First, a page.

14. Let me place this significant shift in the drivers of food inflation, which was clearly accentuated in the most recent episode, in the context of the notion of “this time it’s different”. There are obvious similarities between the earlier prolonged episodes – early 1970s and early 1980s – and the most recent one. In both these, two major food categories both saw sharp increases in their prices, presumably because of a combination of steadily increasing demand and a sharp fall in supply, usually because of an inadequate monsoon. In the most recent episode, 2009 was a bad monsoon year and this many have been the trigger for prices of pulses to rise sharply, adding their own burden to the steady pressure from demand. In the following year, fruits and vegetables added their contribution, reinforcing and prolonging the inflation trajectory, despite 2010 being a decent monsoon year. While the contribution from proteins has gone down somewhat in 2011-12, the pressure from fruits and vegetables have sustained.

15. Given the significance of proteins and fruits and vegetables in food inflation in the recent episode, let us look at the contribution of some major items in the protein category. Slides 7 and 8 show the contributions of the major protein items – pulses, milk and eggs, meat and fish – over a five-year period. In Slide 7, we see the sharp increase in the prices of pulses in the first year, but this did not persist for very long. However, milk was a significant contributor throughout the period, as is seen on Slide 8. In the later part of the period, eggs, meat and fish gained in significance, more or less matching the contribution of milk. The contribution from pulses virtually disappeared in these years. Beyond proteins, fruits and vegetables were a significant, though somewhat volatile contributor.

16. In the context of the title of this lecture, the similarity between this latest episode of high food inflation and earlier ones of comparable duration clearly lies in the fact that it needed two major categories of food to drive these high rates of inflation. The difference lies in what those items were. It is also significant that between the relatively prolonged episodes, there were a series of relatively shorter ones, typically also with lower peak rates of inflation. This pattern has important policy implications, which I will come to in the concluding part of the lecture.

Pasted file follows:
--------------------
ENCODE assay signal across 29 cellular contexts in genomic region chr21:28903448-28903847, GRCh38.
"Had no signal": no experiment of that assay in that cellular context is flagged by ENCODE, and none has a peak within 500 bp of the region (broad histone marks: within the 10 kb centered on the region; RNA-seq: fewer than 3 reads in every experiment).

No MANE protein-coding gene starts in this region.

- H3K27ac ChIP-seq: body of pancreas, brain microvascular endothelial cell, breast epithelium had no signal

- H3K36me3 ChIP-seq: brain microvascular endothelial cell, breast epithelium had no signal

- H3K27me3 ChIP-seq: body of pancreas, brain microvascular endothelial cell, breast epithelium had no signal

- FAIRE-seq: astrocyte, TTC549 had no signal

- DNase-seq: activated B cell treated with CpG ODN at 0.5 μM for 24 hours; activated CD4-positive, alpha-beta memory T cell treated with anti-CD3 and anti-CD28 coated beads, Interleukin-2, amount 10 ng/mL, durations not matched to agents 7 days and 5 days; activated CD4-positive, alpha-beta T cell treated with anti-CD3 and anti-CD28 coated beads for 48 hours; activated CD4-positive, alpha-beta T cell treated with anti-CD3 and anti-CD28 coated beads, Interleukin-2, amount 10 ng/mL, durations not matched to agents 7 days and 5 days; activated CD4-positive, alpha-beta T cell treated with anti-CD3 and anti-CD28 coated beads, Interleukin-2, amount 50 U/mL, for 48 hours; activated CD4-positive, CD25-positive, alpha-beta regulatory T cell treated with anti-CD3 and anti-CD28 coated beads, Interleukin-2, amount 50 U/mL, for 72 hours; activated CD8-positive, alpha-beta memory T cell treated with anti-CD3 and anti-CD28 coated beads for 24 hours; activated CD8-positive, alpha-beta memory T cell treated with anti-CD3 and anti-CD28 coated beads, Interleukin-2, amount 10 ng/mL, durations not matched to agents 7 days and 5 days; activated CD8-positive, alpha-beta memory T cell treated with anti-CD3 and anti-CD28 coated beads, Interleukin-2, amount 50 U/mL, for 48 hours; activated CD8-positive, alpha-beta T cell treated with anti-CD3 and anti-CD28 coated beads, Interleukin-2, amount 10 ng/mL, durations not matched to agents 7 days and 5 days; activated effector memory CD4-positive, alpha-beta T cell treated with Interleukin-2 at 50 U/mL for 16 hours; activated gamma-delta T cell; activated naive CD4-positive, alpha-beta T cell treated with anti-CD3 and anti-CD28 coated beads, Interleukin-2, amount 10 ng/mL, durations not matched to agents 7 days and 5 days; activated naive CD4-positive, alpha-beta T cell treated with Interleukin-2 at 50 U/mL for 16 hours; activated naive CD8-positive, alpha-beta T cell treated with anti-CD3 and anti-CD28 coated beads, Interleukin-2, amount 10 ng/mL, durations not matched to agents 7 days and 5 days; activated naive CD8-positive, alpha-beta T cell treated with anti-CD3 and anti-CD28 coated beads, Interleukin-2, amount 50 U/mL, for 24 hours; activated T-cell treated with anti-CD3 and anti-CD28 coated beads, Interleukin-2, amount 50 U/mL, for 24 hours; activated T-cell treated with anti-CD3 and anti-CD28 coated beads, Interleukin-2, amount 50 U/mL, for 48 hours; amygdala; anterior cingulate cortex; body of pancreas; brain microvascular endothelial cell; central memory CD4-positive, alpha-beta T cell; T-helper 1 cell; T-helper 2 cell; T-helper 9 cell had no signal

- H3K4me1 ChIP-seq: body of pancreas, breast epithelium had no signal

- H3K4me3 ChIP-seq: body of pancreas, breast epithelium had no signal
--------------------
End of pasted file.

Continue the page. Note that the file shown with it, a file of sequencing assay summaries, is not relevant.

17. Let us now explore the drivers of the recent pattern of food inflation. When prices of individual commodities increase, it is always because of a gap between demand and supply. In the current scenario, I believe that both demand and supply forces are contributing to the persistence and possibly even the widening of that gap.

18. To examine the demand side of the equation, let me first provide a backdrop in Slide 9. Generally speaking, as households grow more affluent, the proportion of their income that they spend on food declines. This is a universal pattern and India is no different. Over the decade and a half depicted in the slide, both urban and rural consumers show a decline in their relative Monthly Per Capita Expenditure (MPCE) on food. For now, the main observation is that, while there may be a decline in food expenditures in relative terms, what matters for demand is the absolute levels of consumption.

19. One way to depict this is by an Engel Curve, which shows the relationship between income and expenditure on a particular commodity. Slides 10 and 11 show the Engel Curves for four food categories. Three of them are from the set that I have been talking about throughout the lecture, while the fourth captures expenditure on processed foods and beverages. There are a number of ways to interpret an Engel Curve, but a simple one in which relative changes in demand can be measured is in terms of the income elasticity. This essentially measures how much consumption increases for every unit increase in income (proxied here by total MPCE). The steeper the curve, the higher is the elasticity. Let me illustrate this with a simple comparison.

20. In the graphs displayed in Slide 10, the ratio of expenditure on cereals by the top income decile to that by the bottom decile is about 1.8. For proteins, it is about 4.5. By this simple calculation, as household incomes increase, the incremental expenditure on proteins is more than double that on cereals. The same story goes for fruits and vegetables and, quite obviously, for processed foods and beverages. Rural households, for whom the Engel Curves are displayed on Slide 11, reveal a similar slope for cereals but an even steeper slope for proteins as compared with their urban counterparts.

21. Although these curves are drawn from cross-sectional data, which reflect a point in time, they can clearly be used to make inferences about consumer behaviour over time. The simple conclusion from these patterns is that, as households move up the income ladder, their expenditure on food shifts relatively towards proteins, fruits and vegetables and so on, which exacerbates demand pressures2.